NGS misses the hat trick in its third exhibition dedicated to the Chinese ink master
By Ian Tee
The late Wu Guanzhong is recognised as one of the most significant artists of the twentieth century, well-known for his approach to Chinese ink and western formalism. It is a reputation bolstered by the numerous museum exhibitions since his death in 2010, which includes the high-profile retrospective ‘Revolutionary Ink’ (2012) at the Asia Society in New York. This prominence is certainly reflected in the prices his works achieved at auction, with Wu’s oil on canvas ‘The Zhou Village’ fetching the hammer price of HKD23 million (USD 30.4 million) in 2016.
A lesser known fact might be that Wu was also an eloquent writer, which made him a master of both culture and literature. It is an ideal succinctly communicated by the character "文" (wén), encompassing both meanings. What insights can we expect then from an exhibition that seeks to mine the rich oeuvre of an artist as articulate as he was prolific in painting?
‘Wu Guanzhong: Expressions of Pen and Palette’ took that as its curatorial premise to explore recurring themes in the painter's work. This strategy manifested in the form of didactic quotations from Wu's writings, printed on scrolls dispersed among the exhibition's seven sections. These excerpts range from heartfelt entries about Wu's struggles during the Cultural Revolution, to his descriptions of nature and notes on the discourse of abstraction. For viewers, it becomes evident that they are to be guided by these quotations (unless one is compelled to read through the curatorial essay).
Between Wu's paintings and these anecdotes, what this side-by-side display does for me is to reduce literature to mere description. This is especially for quotes that corresponded to a specific artwork such as for ‘Falling Flowers’, from 2007. It is a function more effectively communicated through an audio guide, given that the script on these scrolls is not the artist's handwriting either. What is lost, beyond valuable wall space, is also the nuance of particular moments found in the curatorial text that could have been insightful points in the exhibition. They drift in quotation, washed down the river between the two banks. There are two instances that could have brought audiences familiar with Wu's work new discoveries: firstly, a more focused exploration of works made during the Cultural Revolution and secondly, Wu's engagement with the genre of the Nude.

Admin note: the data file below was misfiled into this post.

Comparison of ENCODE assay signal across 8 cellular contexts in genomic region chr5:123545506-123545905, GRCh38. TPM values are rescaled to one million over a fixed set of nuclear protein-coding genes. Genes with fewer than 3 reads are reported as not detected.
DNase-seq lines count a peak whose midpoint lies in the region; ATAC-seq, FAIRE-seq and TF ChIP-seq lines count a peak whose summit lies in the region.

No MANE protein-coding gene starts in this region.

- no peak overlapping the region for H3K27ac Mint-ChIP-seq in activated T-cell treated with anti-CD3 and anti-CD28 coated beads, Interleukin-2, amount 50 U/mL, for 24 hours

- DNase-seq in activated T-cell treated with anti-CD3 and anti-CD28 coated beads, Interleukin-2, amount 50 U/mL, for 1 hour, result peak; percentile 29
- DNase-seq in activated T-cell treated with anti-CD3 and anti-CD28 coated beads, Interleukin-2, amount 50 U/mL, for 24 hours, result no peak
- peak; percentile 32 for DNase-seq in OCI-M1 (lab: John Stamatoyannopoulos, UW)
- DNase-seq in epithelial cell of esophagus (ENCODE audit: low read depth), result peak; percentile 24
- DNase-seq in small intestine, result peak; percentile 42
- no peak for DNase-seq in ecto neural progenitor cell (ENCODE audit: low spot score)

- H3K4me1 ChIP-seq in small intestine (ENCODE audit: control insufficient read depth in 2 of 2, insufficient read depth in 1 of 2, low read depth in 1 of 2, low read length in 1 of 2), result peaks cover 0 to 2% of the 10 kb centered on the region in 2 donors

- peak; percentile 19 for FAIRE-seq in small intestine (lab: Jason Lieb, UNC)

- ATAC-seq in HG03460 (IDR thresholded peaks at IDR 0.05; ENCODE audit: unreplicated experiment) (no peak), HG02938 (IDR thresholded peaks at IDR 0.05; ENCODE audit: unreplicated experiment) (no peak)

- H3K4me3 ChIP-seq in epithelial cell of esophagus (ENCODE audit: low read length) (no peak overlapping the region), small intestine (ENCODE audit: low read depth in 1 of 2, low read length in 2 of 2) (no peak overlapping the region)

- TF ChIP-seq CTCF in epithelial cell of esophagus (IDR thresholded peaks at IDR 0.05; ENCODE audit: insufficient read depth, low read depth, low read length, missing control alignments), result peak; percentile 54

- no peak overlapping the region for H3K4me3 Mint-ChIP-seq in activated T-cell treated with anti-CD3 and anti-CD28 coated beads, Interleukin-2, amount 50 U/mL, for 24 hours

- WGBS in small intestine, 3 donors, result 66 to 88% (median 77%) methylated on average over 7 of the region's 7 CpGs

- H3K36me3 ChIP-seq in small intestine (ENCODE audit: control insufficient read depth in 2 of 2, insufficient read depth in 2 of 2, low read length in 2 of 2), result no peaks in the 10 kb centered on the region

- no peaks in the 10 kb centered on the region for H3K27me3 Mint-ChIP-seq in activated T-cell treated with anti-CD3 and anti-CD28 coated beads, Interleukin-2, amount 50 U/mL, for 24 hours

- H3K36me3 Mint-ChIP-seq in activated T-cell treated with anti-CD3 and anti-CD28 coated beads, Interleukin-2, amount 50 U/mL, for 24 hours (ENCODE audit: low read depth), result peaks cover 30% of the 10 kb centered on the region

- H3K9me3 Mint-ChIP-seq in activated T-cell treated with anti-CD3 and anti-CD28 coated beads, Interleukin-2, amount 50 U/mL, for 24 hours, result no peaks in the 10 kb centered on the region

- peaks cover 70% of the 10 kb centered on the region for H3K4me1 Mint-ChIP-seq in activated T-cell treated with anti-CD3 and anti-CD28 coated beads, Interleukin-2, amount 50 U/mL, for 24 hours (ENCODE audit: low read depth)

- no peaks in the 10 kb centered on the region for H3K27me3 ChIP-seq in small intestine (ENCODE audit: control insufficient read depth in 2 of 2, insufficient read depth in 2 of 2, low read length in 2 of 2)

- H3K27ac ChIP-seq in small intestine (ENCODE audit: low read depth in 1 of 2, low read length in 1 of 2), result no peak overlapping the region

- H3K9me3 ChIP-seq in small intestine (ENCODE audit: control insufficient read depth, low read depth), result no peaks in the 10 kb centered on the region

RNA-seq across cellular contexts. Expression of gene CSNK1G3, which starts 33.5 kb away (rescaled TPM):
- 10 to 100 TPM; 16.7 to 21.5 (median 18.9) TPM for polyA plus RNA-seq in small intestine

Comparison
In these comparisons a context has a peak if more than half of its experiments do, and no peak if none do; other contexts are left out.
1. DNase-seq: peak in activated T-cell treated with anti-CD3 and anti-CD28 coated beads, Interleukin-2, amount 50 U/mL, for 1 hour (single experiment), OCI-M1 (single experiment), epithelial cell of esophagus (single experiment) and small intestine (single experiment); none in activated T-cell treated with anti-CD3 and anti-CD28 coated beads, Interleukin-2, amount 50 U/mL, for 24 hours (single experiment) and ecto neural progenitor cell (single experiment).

While the former is given a fair display in section titled ‘Land’, there is a distance from fully engaging with the socio-political context of the Cultural Revolution and all its implications. This is puzzling too, given that the highly emotional text chosen showed Wu at his most defeated and vulnerable. The latter is also tied with the impact of the Cultural Revolution, with Wu's abandonment of painting Nudes. The section ‘Nudes in Twilight’ is brief beyond an acknowledgement of his return to the genre after 40 years.
Where ‘Expressions of Pen and Palette’ succeeds for me, is in its compelling selection of Wu's oil paintings, which are usually overshadowed in exhibitions by larger, more colourful displays of ink works. This in part might have to do with the scale of paintings on show, which are generally intimate to medium sized, allowing for close encounter with subtle details and texture. Viewers might find this show an opportunity to revisit and further appreciate Wu's handling of the medium and its formal relation to ink aesthetics. Notably, the fact that Wu's engagement with both traditions resulted in a completely different style to that of his contemporaries Zao Wou-Ki and Chu Teh-Chun.
As the third Wu Guanzhong exhibition at the National Gallery Singapore, it perhaps should reflect the growth in knowledge of audiences to Wu's work as they return its hang of the collection. This iteration around the theme of literature and painting paled in contrast to the two previous exhibitions at the eponymous gallery. One key aspect that weakened the show is a clear curatorial intent at a larger contextualisation, previously supported by parallel exhibitions in the adjacent gallery. One would recall the stimulating dialogue between Wu Guanzhong and Singaporean ink painters, such as Chua Ek Kay (‘After the Rain’ in 2015) and Chen Chong Swee (‘Strokes of Life’ in 2016); as well as with the larger historical arc of ink aesthetics in ‘Rediscovering Treasures: Ink Art from the Xiu Hai Lou Collection’ (2017).
The conversation this time was instead initiated via a programme of talks by Singaporean artists Zhuang Shengtao and Hong Sek Chern, as well as Liu Kuo-song, a contemporary and friend of Wu. They were valuable and insightful afternoons that proved his legacy is best activated through the voices of the living.
On this topic of legacy, ‘Expressions of Pen and Palette’ is also promoted as an exhibition celebrating centennial year of Wu Guanzhong's birth in 2019. This is just as Hong Kong Museum of Art, slated to reopen next year following a three-year renovation, announced that it now has the largest collection of Wu's work in any public institution. As we wait to hear more about their plans for the collection, it is an important point to take stock and assess National Gallery Singapore's role in these areas of knowledge production and public education about the ink master's work. In particular, pertinent questions would have to be asked with regard to the conversations such a collection has to its site and audience, as well as the long term trajectory of its exhibitions.